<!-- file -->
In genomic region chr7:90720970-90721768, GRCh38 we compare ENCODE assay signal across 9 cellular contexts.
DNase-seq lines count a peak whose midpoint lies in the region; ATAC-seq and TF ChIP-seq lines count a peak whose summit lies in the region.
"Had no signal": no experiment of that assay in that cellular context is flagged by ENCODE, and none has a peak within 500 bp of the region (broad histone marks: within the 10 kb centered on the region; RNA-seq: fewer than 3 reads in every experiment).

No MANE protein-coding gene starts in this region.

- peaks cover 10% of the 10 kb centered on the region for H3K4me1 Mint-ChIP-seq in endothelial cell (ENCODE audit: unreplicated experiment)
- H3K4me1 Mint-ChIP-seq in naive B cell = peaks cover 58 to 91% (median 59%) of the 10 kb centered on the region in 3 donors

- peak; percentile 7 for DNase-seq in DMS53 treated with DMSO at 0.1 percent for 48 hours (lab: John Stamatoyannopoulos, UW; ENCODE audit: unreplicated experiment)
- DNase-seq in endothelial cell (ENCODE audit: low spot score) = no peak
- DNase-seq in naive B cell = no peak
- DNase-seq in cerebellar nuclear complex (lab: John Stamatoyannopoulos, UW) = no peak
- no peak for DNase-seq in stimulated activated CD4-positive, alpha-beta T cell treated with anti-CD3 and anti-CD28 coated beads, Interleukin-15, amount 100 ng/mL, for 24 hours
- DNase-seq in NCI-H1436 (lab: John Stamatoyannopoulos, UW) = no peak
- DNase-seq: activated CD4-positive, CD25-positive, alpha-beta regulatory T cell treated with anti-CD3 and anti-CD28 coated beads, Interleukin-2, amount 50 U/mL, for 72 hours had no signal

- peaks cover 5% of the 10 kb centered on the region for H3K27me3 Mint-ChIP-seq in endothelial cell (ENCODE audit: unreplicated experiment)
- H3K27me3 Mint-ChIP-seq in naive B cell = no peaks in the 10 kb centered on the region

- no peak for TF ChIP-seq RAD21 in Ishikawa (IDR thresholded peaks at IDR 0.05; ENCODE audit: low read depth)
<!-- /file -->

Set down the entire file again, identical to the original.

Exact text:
In genomic region chr7:90720970-90721768, GRCh38 we compare ENCODE assay signal across 9 cellular contexts.
DNase-seq lines count a peak whose midpoint lies in the region; ATAC-seq and TF ChIP-seq lines count a peak whose summit lies in the region.
"Had no signal": no experiment of that assay in that cellular context is flagged by ENCODE, and none has a peak within 500 bp of the region (broad histone marks: within the 10 kb centered on the region; RNA-seq: fewer than 3 reads in every experiment).

No MANE protein-coding gene starts in this region.

- peaks cover 10% of the 10 kb centered on the region for H3K4me1 Mint-ChIP-seq in endothelial cell (ENCODE audit: unreplicated experiment)
- H3K4me1 Mint-ChIP-seq in naive B cell = peaks cover 58 to 91% (median 59%) of the 10 kb centered on the region in 3 donors

- peak; percentile 7 for DNase-seq in DMS53 treated with DMSO at 0.1 percent for 48 hours (lab: John Stamatoyannopoulos, UW; ENCODE audit: unreplicated experiment)
- DNase-seq in endothelial cell (ENCODE audit: low spot score) = no peak
- DNase-seq in naive B cell = no peak
- DNase-seq in cerebellar nuclear complex (lab: John Stamatoyannopoulos, UW) = no peak
- no peak for DNase-seq in stimulated activated CD4-positive, alpha-beta T cell treated with anti-CD3 and anti-CD28 coated beads, Interleukin-15, amount 100 ng/mL, for 24 hours
- DNase-seq in NCI-H1436 (lab: John Stamatoyannopoulos, UW) = no peak
- DNase-seq: activated CD4-positive, CD25-positive, alpha-beta regulatory T cell treated with anti-CD3 and anti-CD28 coated beads, Interleukin-2, amount 50 U/mL, for 72 hours had no signal

- peaks cover 5% of the 10 kb centered on the region for H3K27me3 Mint-ChIP-seq in endothelial cell (ENCODE audit: unreplicated experiment)
- H3K27me3 Mint-ChIP-seq in naive B cell = no peaks in the 10 kb centered on the region

- no peak for TF ChIP-seq RAD21 in Ishikawa (IDR thresholded peaks at IDR 0.05; ENCODE audit: low read depth)